Winter is a harsh time for Kenai Peninsula wildlife.
As snows pile up, the toll on moose is particularly obvious. They stagger into roadways to avoid wallowing through drifts. They congregate in lowlands and eat browse to the nubs. And, especially in a long, cold, snowy season, they drop of starvation on people's doorsteps.
Anyone with an ounce of sympathy is tempted to give them food.
Don't do that, wildlife experts warn.
"There are too many things that can go terribly wrong," said Kris Hundertmark, wildlife research biologist for the Alaska Department of Fish and Game.
"It is definitely a public safety problem."
Desperate moose will eagerly eat vegetables, hay, dog food and garbage. They even will eat out of people's hands. But they cannot digest such foods, and the hunger and habituation to humans make them dangerous.
"The moose come to expect a reward. It's all fun until someone gets hurt," Hundertmark said.
"They can get nasty. They are awfully big animals, and when they get angry they let you know."
Fed moose lose their fear of humans and come to associate
people with food. Seeking more food, they get aggressive.
"Once a moose has been fed, it creates a problem not just for that person, but for all the neighbors," said Larry Lewis, a Fish and Game wildlife technician who responds to public moose complaints.
Children are most vulnerable, he warned.
"A kid is the same as a dog to a moose. They come after them," he said.
Several years ago a moose on the central peninsula attacked a small boy and broke his arm, he said. In Anchorage, moose have trampled adults to death.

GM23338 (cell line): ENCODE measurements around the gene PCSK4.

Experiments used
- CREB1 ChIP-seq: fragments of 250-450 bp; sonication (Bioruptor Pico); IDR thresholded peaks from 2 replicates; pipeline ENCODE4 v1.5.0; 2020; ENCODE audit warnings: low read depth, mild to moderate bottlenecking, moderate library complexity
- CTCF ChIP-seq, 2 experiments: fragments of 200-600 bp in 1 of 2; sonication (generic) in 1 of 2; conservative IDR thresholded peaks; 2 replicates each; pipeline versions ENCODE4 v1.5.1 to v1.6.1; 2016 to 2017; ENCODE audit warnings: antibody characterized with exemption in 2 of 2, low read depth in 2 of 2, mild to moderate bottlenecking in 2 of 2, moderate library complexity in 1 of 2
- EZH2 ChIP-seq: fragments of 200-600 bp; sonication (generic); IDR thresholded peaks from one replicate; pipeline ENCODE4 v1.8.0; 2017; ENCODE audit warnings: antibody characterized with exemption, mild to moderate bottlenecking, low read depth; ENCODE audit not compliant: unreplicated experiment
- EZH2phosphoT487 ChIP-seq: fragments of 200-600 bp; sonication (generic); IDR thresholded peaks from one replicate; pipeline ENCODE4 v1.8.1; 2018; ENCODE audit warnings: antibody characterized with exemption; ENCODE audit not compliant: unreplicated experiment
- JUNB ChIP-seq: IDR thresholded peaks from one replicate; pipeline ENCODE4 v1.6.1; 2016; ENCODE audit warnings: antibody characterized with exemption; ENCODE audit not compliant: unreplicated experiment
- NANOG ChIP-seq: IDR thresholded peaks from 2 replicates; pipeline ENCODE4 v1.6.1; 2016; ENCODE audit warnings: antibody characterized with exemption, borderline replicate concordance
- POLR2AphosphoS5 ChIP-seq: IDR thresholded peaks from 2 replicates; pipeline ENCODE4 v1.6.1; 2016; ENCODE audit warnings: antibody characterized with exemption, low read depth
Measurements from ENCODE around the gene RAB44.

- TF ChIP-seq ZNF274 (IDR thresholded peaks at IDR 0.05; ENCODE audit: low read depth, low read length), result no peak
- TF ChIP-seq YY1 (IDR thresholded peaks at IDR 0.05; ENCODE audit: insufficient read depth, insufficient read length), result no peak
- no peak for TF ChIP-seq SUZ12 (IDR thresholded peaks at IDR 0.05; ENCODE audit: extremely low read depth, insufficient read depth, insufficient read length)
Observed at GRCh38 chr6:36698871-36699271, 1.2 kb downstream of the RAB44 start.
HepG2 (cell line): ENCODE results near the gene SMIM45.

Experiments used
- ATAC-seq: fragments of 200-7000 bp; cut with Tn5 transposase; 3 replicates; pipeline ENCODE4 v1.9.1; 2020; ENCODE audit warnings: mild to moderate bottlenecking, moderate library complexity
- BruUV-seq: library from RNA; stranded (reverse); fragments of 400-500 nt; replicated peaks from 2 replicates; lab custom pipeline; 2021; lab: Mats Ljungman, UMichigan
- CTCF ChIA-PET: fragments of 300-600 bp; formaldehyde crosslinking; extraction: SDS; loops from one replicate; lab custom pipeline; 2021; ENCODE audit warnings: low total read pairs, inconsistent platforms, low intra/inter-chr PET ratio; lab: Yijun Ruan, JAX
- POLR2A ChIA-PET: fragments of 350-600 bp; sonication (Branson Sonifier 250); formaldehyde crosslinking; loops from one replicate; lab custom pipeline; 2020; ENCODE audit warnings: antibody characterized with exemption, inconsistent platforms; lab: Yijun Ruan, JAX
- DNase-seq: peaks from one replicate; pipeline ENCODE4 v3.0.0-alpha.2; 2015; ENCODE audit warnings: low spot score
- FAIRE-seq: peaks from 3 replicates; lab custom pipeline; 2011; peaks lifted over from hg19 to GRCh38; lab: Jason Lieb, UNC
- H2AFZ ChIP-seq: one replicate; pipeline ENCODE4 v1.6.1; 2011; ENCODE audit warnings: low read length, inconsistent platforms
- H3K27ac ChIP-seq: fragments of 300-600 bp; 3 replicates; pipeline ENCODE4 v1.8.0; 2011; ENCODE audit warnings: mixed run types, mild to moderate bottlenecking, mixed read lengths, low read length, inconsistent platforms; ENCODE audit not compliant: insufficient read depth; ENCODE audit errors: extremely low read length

Meanwhile, moose get little benefit from food they get around people. They may like lettuce and hay, but it offers them no nutrition.
"Moose are designed to eat woody browse. They don't do well on hay," Hundertmark said.
Garbage can be worse than no food at all.
Lewis said he has autopsied dead animals whose stomachs were full of plastic bags.
"They will start eating anything and everything," he said.
Lewis already has gotten moose complaints this month. Later in the season, he gets as many as 20 calls a day, depending on the severity of the winter, about moose that are starving, injured, tangled up or threatening people. Sometimes he has to shoot several in a day, he said.
"If I go to a residence and I'm charged by a moose, I'm probably going to kill it," he said.
But there are ways people can avoid problems and help the moose.
Hundertmark said there is an appropriate way to feed moose.
People can cut down willow, birch or aspen branches that have grown too high for the animals to reach on their own. Packed snowmachine trails can help moose travel and reach the browse piles. Such piles should be kept well away from houses, roads and pathways people frequent, he said.
Ultimately, the solution is preserving prime moose habitat, he said.
"If we want more moose, we should have habitat, not engage in mass feeding," Hundertmark said.
Lewis emphasizes what he calls "education outreach."
When he responds to calls about nuisance moose, he takes time to discuss the situation and ways to improve it. He also gives seminars on living with wildlife and speaks about safety issues to area school children.
It is easier for people to learn to act responsibly around wildlife than to change moose behavior. The solution involves a tidy yard, storing dog food indoors, keeping garbage inaccessible and, especially, avoiding direct feeding, he said.
"What starts out as cutesy pie ends up with a lot of bad feelings and a dead moose," Lewis said.
"A fed moose is a dead moose."
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